Emily Calkins: It's like The Giving Tree-

Destinee Sutton: It is like The Giving Tree.

Emily Calkins: ... which is also so horrifying.

Destinee Sutton: Yeah, and like Love You Forever, which is very upsetting about the mom who breaks into her adult son's house and holds him in her arms.

Emily Calkins: Yes. Two books my child loves, by the way.

Britta Barrett: If we're going to talk about upsetting and disturbing, I feel like we can't not mention ... Do you happen to read the collection Scary Stories to Tell in the Dark?

Destinee Sutton: Oh, yeah. Alvin Schwartz. Kids still read that.

Britta Barrett: Which has just the most terrifying pencil drawings. They look sort of like Czechoslovakian film posters.

Destinee Sutton: Yes!

Britta Barrett: So, already starting off strong. The stories, I recently checked out a bunch of them to take to a Halloween party to sit around and share stories over the campfire and was just shocked that these were given to very small people including me who grew up to be a great big horror fan. They're very disturbing, and you sort of see this connective thread between the girl with the green ribbon around her neck to Carmen Maria Machado.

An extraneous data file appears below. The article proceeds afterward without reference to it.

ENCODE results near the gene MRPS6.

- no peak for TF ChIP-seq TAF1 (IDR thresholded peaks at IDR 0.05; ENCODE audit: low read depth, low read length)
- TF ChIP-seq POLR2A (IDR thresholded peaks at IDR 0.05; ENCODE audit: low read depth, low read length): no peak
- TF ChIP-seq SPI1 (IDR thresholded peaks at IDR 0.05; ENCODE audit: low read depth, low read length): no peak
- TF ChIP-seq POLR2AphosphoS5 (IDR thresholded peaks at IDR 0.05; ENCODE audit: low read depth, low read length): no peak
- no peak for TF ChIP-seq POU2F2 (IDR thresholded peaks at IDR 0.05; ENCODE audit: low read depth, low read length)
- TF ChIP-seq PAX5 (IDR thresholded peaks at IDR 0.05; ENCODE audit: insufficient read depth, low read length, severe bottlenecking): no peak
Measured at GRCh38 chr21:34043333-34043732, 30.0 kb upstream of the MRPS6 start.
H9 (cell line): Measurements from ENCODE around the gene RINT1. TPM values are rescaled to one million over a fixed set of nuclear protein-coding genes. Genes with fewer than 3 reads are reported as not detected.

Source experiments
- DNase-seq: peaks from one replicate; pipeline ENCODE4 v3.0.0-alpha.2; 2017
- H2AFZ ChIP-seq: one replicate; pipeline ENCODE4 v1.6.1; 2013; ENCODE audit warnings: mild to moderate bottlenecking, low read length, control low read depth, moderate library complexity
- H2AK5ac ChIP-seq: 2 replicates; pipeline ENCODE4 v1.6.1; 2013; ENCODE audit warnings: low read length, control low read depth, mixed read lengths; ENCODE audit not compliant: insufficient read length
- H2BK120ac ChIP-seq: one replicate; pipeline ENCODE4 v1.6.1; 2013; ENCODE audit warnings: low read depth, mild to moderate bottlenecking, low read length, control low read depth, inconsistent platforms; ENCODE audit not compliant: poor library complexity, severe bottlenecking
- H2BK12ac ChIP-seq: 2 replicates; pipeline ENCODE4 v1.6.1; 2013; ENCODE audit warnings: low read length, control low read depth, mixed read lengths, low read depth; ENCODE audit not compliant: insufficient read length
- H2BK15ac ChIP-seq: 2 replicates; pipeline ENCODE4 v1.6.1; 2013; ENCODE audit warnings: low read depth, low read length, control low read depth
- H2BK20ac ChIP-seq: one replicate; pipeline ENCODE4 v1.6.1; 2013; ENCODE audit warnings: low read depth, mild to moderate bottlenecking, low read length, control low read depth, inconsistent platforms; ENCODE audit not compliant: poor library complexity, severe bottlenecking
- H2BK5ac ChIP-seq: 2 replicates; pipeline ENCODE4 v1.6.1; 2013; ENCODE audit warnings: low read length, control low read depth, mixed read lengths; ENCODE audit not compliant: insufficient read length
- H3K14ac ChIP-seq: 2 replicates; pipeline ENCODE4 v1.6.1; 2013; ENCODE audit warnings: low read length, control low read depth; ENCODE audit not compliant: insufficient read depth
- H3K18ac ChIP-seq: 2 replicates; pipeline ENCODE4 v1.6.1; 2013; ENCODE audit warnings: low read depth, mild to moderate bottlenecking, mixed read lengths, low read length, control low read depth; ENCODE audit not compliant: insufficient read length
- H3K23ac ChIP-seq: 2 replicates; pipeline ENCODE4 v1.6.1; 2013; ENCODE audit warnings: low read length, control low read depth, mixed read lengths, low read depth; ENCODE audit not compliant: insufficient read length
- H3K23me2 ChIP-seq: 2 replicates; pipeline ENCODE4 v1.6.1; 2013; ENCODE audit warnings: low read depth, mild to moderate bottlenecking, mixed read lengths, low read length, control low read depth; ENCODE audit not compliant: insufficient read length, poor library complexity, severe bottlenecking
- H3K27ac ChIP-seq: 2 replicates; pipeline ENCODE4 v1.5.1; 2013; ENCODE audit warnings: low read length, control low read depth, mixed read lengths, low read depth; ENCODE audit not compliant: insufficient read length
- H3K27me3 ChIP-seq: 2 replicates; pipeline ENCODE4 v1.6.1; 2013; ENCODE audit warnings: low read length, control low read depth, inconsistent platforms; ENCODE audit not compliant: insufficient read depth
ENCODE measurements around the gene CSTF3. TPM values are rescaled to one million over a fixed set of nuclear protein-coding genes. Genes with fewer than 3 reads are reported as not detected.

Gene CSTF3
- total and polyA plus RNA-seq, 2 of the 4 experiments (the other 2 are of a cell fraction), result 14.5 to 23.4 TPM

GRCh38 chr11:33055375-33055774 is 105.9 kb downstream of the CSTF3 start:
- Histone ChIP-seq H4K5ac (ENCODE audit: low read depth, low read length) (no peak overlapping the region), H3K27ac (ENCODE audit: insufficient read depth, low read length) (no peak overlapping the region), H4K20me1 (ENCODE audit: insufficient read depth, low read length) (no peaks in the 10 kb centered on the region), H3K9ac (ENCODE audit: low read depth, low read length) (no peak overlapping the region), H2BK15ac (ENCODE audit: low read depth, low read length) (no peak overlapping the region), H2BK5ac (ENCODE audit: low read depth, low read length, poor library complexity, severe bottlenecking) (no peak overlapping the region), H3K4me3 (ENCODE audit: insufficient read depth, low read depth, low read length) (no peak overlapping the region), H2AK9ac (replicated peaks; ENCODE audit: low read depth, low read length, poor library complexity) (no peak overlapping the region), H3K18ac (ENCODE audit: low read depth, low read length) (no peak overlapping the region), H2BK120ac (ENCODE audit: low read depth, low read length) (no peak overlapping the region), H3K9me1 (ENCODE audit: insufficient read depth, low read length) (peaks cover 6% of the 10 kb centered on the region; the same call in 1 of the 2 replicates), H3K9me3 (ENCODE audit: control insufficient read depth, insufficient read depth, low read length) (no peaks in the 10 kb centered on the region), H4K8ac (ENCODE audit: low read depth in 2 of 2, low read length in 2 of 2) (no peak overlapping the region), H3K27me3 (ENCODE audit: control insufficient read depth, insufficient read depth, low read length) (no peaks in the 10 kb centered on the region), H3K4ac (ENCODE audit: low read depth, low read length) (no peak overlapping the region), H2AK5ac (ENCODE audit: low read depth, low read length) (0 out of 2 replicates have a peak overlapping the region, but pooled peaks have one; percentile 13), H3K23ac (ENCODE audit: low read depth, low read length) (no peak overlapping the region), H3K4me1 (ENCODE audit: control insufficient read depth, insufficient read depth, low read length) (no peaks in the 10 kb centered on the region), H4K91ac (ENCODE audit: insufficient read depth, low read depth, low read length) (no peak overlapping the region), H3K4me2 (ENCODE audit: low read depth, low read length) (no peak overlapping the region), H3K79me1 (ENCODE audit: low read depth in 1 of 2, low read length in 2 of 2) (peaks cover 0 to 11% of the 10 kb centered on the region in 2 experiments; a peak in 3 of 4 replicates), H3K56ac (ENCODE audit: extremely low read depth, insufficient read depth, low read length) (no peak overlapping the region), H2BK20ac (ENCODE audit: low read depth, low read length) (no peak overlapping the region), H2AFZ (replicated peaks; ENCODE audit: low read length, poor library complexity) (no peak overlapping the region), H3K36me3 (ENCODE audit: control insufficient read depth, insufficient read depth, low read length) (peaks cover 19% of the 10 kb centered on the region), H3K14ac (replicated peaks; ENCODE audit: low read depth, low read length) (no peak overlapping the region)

Destinee Sutton: I will never forget the one where someone has a lump on their face.

Emily Calkins: The spiders.

Destinee Sutton: Yeah, and it turned out to be a sack of baby spiders.

Emily Calkins: Yeah.

Britta Barrett: I feel like they traumatized an entire generation.

Emily Calkins: They re-released them with different illustrations-

Destinee Sutton: With different illustrations. Yep.

Emily Calkins: ... because they were frequently banned and challenged, but what is the point of them without those illustrations, which are like ...

Destinee Sutton: I know, right?

Emily Calkins: I think I read somewhere that they're doing a TV series of them based on the illustrations.

Britta Barrett: I think Guillermo del Toro-

Emily Calkins: Yes!

Destinee Sutton: Perfect.

Britta Barrett: ... is directing a movie version. I saw the trailer recently, and I'm tentatively, hesitantly excited.

Emily Calkins: Yeah!

Destinee Sutton: That sounds amazing.

Britta Barrett: Yeah. Was also a huge Goosebumps fan, and eventually a Fear Street reader.

Destinee Sutton: Absolutely. Me too. I'm big into Mary Downing Hahn.

Emily Calkins: Yes! Wait Till Helen Comes.

Destinee Sutton: Yes, and those are still popular, still in print, still get questions about them. I'm like, "Read them with a flashlight at night. You won't sleep all night. It'll be worth it."

Britta Barrett: Totally.

Emily Calkins: I feel like a lot of things when I go back and reread things that I read as a child and enjoyed and reread them as an adult, I'm like, "They give this to children? How can they handle it?" I recently reread Roll of Thunder, Hear My Cry.

Destinee Sutton: Yes! It is scary.